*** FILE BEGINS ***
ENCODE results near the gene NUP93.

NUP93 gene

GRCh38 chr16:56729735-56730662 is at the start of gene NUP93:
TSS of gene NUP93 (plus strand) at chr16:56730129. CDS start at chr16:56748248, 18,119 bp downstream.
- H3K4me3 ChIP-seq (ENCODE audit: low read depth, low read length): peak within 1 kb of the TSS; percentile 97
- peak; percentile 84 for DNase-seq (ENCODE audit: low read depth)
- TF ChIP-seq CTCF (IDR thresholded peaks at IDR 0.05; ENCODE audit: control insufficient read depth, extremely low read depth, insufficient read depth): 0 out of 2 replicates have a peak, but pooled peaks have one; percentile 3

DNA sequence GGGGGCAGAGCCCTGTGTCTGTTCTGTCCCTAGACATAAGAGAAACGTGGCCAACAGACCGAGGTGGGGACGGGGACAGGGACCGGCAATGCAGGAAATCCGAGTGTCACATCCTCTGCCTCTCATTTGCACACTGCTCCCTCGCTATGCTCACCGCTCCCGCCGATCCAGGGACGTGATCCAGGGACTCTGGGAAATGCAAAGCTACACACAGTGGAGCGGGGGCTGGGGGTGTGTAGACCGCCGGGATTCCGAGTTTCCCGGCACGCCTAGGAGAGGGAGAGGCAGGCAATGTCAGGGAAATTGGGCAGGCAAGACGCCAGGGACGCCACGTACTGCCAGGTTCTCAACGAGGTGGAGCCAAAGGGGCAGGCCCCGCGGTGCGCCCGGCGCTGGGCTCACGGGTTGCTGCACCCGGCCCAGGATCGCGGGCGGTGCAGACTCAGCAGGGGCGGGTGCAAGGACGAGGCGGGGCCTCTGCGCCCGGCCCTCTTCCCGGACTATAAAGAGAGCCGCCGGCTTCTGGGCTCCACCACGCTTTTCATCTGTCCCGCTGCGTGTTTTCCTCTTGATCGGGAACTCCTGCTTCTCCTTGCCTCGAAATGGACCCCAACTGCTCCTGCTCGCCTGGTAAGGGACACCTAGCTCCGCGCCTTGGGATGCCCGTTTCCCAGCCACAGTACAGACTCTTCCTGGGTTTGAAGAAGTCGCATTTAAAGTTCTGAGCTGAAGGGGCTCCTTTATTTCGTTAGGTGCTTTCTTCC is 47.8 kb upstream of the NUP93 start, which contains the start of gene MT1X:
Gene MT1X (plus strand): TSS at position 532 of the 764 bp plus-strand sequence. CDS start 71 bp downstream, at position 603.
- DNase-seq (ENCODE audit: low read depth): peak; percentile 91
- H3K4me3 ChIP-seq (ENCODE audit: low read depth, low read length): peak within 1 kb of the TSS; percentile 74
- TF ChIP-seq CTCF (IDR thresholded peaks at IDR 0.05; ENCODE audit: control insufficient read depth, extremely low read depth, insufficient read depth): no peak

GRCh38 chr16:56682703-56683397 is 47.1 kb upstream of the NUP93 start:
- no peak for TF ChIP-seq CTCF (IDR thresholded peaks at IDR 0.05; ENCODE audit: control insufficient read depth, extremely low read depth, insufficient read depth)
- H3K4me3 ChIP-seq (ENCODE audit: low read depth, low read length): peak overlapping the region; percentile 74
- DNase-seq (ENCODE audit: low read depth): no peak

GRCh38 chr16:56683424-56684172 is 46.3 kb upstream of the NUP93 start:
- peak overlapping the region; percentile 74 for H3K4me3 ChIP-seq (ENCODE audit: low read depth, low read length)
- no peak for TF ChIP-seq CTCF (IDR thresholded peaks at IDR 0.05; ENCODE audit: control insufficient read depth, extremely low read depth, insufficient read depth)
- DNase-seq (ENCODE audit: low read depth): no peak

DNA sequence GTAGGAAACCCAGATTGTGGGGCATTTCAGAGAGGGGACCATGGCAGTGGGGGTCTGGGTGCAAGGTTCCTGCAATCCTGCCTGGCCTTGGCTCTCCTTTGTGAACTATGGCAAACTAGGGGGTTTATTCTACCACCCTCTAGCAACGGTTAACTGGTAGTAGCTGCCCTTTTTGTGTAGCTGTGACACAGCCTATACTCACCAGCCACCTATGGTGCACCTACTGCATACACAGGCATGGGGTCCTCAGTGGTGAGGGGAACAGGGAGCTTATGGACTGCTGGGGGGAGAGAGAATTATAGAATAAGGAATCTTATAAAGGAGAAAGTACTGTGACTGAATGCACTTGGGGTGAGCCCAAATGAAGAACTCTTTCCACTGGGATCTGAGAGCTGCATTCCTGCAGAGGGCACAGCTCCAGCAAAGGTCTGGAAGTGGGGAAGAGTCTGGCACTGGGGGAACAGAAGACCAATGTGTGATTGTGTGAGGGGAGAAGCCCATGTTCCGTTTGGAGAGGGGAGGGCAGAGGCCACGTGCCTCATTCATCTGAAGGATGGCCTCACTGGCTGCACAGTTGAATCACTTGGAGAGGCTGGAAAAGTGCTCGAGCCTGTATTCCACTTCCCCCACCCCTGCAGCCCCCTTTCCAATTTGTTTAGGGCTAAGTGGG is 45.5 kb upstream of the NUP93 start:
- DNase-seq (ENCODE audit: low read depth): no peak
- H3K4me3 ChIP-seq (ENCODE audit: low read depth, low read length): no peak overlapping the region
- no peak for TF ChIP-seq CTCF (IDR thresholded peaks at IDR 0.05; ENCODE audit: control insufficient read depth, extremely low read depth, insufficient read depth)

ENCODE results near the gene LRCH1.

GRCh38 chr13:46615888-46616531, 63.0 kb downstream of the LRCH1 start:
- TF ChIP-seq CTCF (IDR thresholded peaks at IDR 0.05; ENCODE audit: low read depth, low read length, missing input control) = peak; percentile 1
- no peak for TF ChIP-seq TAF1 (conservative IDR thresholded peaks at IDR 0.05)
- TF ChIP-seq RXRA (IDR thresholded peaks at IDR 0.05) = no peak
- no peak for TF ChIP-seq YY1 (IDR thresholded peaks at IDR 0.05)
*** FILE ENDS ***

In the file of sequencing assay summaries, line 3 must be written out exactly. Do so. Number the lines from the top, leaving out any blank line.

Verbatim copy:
GRCh38 chr16:56729735-56730662 is at the start of gene NUP93: